Hands-on with the 13.3-inch tablet Archos Pad family

I first laid eyes on the pavement of the family Archos at CES. And I need two eyes to take in this behemoth of a tablet, which features a huge 13.3-inch screen.

At this size, you do not really travel with him - if you could, no differently than you would with a 13.3-inch laptop (without the keyboard, natch). No, the pavement of the family is best suited to the family room, so it's not the kitchen, living room, bedroom, or any place semi-permanently. This is not a tablet you walk with, it is a tablet you sit with.

I liked the idea right away: a spacious screen for serious surf the web, watch revenue (without squinting), playing games, watching movies, etc.. Just one problem: What would it cost me? 10-inch Nexus 10 starts at $ 399, the 9.7-inch iPad at $ 499. Surely a 13.3-inch Archos would, what, $ 699? $ 799?

No: $ 299.99. This is the price of a 13.3-inch tablet running Android Jelly Bean (aka Android 4.1). Color me impressed.

Now for the bad news?

But also skeptical Archos had to cut some corners to get the price low. And most spec-hounds immediately focus on the screen resolution: 1280 x 800 pixels. This is quite low compared to today's standards, but think of it this way: most laptops 13.3-inch run a 1366 x 768 pixels very similar, and nobody complains that subject.

And in my real world test, I thought the screen pad family IPS looked pretty good: tasks tablety bright, colorful, and strong enough to play Jetpack Joyride, reading CNET, the video streaming Hulu Plus and others. In addition, it is a multitouch screen 10 points, which in theory should allow more than two people to put their hands on action multiplayer game. ("Gather 'round the tablet, kids!")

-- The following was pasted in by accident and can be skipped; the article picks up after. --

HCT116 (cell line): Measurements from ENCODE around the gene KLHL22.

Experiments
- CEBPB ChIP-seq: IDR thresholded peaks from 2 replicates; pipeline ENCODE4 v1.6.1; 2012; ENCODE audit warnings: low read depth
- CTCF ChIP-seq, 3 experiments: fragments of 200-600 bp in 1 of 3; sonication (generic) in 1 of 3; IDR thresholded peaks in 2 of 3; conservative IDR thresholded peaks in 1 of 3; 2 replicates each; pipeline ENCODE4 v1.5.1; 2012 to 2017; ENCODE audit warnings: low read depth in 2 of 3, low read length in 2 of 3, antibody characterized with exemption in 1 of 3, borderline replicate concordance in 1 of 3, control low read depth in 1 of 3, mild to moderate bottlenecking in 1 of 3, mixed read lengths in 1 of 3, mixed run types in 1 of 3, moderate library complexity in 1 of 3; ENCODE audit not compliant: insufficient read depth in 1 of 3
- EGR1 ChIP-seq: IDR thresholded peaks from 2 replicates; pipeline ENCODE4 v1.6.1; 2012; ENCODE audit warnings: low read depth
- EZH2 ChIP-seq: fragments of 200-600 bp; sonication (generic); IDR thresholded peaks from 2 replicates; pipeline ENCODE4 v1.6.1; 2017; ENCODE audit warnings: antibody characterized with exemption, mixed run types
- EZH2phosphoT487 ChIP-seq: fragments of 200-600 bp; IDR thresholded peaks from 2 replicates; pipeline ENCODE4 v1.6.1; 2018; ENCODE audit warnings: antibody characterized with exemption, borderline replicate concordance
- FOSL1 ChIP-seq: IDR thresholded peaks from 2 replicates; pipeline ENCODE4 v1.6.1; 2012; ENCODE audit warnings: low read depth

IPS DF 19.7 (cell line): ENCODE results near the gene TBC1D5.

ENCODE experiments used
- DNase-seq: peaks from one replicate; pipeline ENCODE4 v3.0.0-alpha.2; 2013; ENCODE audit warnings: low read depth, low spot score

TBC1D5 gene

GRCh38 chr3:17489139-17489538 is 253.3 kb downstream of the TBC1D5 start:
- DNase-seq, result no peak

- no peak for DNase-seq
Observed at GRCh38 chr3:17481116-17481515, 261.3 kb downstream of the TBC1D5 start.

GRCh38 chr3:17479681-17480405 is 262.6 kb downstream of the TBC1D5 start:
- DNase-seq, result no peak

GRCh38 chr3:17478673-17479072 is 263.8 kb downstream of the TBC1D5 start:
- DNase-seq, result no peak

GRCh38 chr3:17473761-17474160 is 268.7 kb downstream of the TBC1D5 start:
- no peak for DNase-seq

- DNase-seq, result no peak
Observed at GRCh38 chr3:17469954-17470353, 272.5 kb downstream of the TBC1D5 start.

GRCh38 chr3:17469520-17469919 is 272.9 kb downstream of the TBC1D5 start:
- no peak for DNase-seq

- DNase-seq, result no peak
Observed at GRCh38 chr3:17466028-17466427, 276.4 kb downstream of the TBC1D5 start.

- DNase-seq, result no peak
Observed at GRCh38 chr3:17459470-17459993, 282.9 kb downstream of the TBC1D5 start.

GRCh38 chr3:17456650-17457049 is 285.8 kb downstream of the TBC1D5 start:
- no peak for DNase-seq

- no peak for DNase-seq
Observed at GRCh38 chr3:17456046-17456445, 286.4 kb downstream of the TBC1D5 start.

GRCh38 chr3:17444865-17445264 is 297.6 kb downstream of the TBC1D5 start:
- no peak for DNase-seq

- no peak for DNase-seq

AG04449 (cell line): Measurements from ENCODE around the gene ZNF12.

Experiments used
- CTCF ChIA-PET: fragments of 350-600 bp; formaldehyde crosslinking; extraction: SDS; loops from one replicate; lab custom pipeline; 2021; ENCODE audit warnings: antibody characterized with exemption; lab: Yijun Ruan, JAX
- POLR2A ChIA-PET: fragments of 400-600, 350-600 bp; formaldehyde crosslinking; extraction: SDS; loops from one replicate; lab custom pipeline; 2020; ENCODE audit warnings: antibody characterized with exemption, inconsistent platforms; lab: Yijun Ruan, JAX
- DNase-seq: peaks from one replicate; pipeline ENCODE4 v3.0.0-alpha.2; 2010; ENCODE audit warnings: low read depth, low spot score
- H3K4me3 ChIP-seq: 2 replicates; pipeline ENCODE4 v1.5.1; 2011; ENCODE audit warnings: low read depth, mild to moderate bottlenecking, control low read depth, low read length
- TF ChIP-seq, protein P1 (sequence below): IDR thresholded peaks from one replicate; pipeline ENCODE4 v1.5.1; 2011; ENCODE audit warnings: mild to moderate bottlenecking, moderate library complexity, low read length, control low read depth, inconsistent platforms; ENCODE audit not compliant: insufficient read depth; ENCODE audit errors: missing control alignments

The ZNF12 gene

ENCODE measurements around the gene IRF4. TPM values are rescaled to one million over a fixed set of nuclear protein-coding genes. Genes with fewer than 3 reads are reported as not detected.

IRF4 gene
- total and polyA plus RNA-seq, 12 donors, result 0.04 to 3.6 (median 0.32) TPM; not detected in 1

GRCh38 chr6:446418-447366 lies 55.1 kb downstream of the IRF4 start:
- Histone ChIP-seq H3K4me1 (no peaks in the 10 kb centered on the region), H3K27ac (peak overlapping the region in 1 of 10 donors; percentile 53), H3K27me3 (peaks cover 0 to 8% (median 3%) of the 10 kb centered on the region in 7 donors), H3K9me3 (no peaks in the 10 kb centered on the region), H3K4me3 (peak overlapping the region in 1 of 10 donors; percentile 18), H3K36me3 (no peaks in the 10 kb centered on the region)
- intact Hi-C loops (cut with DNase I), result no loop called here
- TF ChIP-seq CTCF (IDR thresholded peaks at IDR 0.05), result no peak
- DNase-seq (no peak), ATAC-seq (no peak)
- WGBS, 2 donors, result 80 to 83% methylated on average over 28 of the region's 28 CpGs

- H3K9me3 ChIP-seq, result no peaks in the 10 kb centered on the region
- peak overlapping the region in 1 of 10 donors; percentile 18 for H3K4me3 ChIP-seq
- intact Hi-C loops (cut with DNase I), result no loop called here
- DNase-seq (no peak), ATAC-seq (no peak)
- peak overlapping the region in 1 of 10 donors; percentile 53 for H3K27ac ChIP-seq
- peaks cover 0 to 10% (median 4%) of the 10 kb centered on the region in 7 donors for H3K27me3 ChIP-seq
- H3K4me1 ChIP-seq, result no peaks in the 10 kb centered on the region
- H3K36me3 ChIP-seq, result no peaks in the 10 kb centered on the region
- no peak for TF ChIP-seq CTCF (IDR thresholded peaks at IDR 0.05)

Most other specifications belie the low price: a 1.6GHz dual-core CPU, a quad-core Mali 400 MP GPU, 1GB of RAM, two cameras, two speakers, and a boatload of opportunities for expansion. The carpet in the family are a bit short in the department store, with only 8 GB onboard, but you can easily expand it with microSD cards, as on most Android tablets.

I did find it a little slow at multitasking, like trying to play a game while other applications have been installed. And two small speakers who reside in one of the narrow ends of the shelf are not nearly strong enough. Also, my demo unit did not come with a stand, but a little is normally included. This thing desperately needs a stand, especially if you plan to interact with it on a desk or coffee.

What size is too big?

Indeed, maintaining Pad family for long periods, even if it's just sitting on your lap can feel uncomfortable. This big baby weighs about 2.9 pounds - less than most laptops, but because you are constantly holding it, it feels heavier. In addition, you can not use it with one hand, which limits its versatility.

I'm also not crazy Archos charger exclusive ", which has a male connector style, not the most common micro-USB. (The carpet in the family itself should Micro-USB ports, though - two of them.) So, yes, another adapter to keep track. Of course, because the tablet will probably not travel much, maybe it's not a big deal. I have not had the unit long enough to talk about the battery life (a representative of Archos has promised two weeks of standby, which seems optimistic), but I would say that it is unusually slow to load.

So the pad perfect family? No. Does it deliver a hell of a lot of bang for the buck? Certainly. Sometimes I can not help but wonder if this is impracticable great - maybe a 10-inch tablet is enough for around the house - but every time I look at the thing (or play a game pinball on it), I can t help bursting into a goofy smile.

The carpet in the family will be on sale at the end of February. Archos has not yet produced a page on its website, I'll update this post when it is turned on.
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